• History with focus on social context and/or identity (queer theory, feminism and religion)
  • Political studies related to civil rights and/or identity
  • Government studies related to civil rights and/or identity
  • Humanities courses related to diversity and/or identity (e.g. Latin American Literature)

Unacceptable transfer courses include:

  • Sociology, government
  • Foreign language

Courses are intended to deepen students’ familiarity with the empirical, observational and mathematical modes of inquiry. The lens of scientific investigation emphasizes precision, understanding complex systems and the importance of evaluating evidence.

Transferable courses typically include:

  • Physical anthropology
  • Astronomy
  • Math
  • Science
  • Geology
  • Environmental science
  • Horticulture
  • Political science
  • Nutrition
  • Engineering
  • Research-based classes such as experimental psychology, sociology, logic
  • Geography
  • Anatomy/physiology
  • Astronomy
  • Archaeology
  • Economics


Unacceptable transfer courses:

  • Holistic/general health
  • Comparative religions
  • Business
  • Government
  • Musicianship or ear training
  • Human culture in relation to the earth
  • Chinese energetics
  • Architecture
  • Computer science
  • Astrology

Students inquire into the wisdom that resides in the traditions of many different human communities. They investigate the relationship between their own experience and ancient teachings, exploring the relevance of those teachings to contemporary life.

Transferable courses typically include:

  • Survey of world religion
  • Religion
  • Religious studies department courses
  • Indigenous culture courses concerning spirituality
  • Cultural anthropology course that includes religion or spirituality study
  • Courses derived from an established traditional approach to spirituality (e.g. Anthropological Approaches to New Age Spirituality)
  • Philosophy courses which concern a specific religious/cultural tradition (e.g. Confucianism in Chinese culture)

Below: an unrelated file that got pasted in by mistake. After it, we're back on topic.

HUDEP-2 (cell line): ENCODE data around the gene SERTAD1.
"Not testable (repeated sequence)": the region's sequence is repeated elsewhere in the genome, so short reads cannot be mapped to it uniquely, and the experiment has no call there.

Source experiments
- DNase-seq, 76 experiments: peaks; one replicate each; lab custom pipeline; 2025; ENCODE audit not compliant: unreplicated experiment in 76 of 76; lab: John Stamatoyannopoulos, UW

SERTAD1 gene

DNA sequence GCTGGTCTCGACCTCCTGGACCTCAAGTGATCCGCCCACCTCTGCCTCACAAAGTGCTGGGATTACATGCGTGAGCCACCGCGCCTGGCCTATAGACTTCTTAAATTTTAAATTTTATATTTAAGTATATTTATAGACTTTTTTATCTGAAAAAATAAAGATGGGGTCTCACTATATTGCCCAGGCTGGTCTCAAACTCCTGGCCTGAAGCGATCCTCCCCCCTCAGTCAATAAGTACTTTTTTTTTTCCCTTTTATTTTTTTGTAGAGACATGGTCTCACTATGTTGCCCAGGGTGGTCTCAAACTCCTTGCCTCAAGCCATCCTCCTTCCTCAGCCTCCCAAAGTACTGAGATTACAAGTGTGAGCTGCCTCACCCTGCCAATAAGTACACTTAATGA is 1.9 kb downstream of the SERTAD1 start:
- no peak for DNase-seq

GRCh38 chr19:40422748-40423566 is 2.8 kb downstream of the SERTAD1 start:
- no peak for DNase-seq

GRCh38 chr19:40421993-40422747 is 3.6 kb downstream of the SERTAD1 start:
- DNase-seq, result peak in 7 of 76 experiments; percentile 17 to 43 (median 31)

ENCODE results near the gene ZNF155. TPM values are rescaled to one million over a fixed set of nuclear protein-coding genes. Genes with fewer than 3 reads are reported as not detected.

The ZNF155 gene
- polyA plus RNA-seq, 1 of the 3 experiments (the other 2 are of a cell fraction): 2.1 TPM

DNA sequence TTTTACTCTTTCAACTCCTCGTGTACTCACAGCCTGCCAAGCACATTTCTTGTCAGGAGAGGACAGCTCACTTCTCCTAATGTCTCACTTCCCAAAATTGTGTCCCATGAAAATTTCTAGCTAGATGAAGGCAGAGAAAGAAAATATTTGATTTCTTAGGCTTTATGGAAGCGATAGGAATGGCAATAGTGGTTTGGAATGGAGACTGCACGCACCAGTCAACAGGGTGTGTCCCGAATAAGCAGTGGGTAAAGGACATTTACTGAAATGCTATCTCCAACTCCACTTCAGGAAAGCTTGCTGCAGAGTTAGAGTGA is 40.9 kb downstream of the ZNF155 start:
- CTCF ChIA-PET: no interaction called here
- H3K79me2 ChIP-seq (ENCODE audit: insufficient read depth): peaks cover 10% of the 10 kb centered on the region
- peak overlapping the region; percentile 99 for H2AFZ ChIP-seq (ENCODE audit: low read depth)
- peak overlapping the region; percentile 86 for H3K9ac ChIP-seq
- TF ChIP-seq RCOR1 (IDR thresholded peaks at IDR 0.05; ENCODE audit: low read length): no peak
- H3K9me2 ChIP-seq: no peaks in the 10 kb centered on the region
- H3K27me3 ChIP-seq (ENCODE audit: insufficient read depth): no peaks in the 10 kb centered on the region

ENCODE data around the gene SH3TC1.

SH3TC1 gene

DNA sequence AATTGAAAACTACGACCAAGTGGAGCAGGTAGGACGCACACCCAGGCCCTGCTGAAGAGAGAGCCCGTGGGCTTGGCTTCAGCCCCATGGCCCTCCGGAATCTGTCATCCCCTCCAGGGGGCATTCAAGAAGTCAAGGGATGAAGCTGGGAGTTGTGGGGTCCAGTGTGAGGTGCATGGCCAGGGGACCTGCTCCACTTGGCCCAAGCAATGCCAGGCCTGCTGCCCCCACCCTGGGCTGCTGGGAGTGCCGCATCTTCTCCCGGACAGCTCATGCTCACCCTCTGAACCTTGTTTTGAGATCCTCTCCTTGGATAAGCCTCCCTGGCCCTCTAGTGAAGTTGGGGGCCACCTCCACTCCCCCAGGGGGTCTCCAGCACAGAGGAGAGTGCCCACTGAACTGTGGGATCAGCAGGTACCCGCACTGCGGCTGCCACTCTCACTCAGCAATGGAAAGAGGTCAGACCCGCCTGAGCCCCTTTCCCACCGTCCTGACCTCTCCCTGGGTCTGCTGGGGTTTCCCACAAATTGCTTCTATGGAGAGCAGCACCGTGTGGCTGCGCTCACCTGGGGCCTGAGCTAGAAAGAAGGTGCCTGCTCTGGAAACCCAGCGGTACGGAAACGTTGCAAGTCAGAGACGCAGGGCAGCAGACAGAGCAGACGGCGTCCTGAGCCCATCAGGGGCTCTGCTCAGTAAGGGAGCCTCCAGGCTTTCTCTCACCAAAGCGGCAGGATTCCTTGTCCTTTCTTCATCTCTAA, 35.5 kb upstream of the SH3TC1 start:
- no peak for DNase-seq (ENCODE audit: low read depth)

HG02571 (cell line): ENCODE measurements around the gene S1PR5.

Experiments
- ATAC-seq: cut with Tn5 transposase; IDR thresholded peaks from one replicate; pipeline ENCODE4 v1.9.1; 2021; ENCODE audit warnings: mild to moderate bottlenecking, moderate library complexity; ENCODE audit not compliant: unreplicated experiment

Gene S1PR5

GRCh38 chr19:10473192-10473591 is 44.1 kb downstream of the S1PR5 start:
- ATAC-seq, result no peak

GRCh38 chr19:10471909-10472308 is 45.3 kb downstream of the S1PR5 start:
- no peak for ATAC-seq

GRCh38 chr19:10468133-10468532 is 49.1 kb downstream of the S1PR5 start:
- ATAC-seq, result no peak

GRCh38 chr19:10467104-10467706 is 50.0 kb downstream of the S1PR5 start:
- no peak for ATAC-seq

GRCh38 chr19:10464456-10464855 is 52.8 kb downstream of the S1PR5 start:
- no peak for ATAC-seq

Non-acceptable transfer courses include:

  • Ethics
  • General philosophy courses
  • New-age theories
  • Non-traditional spiritual modalities (e.g. astrology, Reiki, psychic studies)


Colorado Transfer Courses Recently Accepted into Naropa University’s Core Curriculum

Below is a list of coursework from local Colorado universities and colleges that have been accepted into Naropa’s core curriculum requirements. Please note that all core curriculum requirements can be met through work completed outside of Naropa, with the exception of the Contemplative Learning Seminar and Body-Mind Practice requirements.

For more information on Naropa’s degree requirements and core curriculum, please see Naropa’s online course catalog. And please do not hesitate to contact the Office of Admissions with questions – or for a free unofficial transfer credit evaluation!

Writing Seminar I
Arapahoe Community College ENG121 Comp I
Colorado Mountain College–Glenwood Springs ENG121 English Composition
Colorado Mountain College–Leadville ENG121 English Composition
Colorado State University–Fort Collin CO102 Introduction to Writing
Colorado State University–Fort Collins CO150 College Composition
Colorado Tech ENGL111 English Composition I
Community College of Denver ENG100 Composition Style & Tech
Community College of Denver ENG121 English Composition I
Front Range Community College ENG111 English Comp; Essay Writing
Front Range Community College ENG121 English Composition I
Metropolitan State College ENG101 Freshman Comp: The Essay
Metropolitan State College ENG1010 Freshman Composition–The Essay
Pikes Peak Community College ENG121 English Composition I
Pueblo Community College ENG121 English Comp I
Red Rocks Community College ENG121 English Composition I
Regis University CCS200A Freshman Seminar I
Rocky Mountain College of Art & Design WO1020 Written & Oral Communication
University of Colorado–Boulder ELA100 Freshman English
University of Colorado–Boulder ENGL131 Rhetoric & Writing I
University of Colorado–Boulder HUMN1020 Intro to Humanities 2
University of Colorado–Boulder WRTG1100 Extended First Year Writing
University of Colorado–Boulder WRTG1150 First year Writing
University of Colorado–Boulder WRTG1250 Advanced First Year Writing
University of Colorado–Colorado Springs ENG131 COMP I
University of Colorado–Denver ENGL1020 Composition I
University of Denver FSEM1111 First Year Seminar
Writing Seminar II
Arapahoe Community College ENG122 Comp II
Colorado Mountain College–Glenwood Springs ENG122 English Composition II
Colorado State University COCC150 College Composition
Community College of Denver ENG121 English Composition
Front Range Community College ENG112 ENGLISH COMPOSITION II: CO2
Front Range Community College ENG122 English Composition II
Metropolitan State College ENG1020 Freshman Comp-Res. Anly & Documt
Metropolitan State College ENG120 Freshman Comp–Re, Anyl–Doc
Pikes Peak Community College ENG122 English Composition II
Red Rocks Community College ENG122 English Composition II
Regis University CCS220B Freshman Seminar II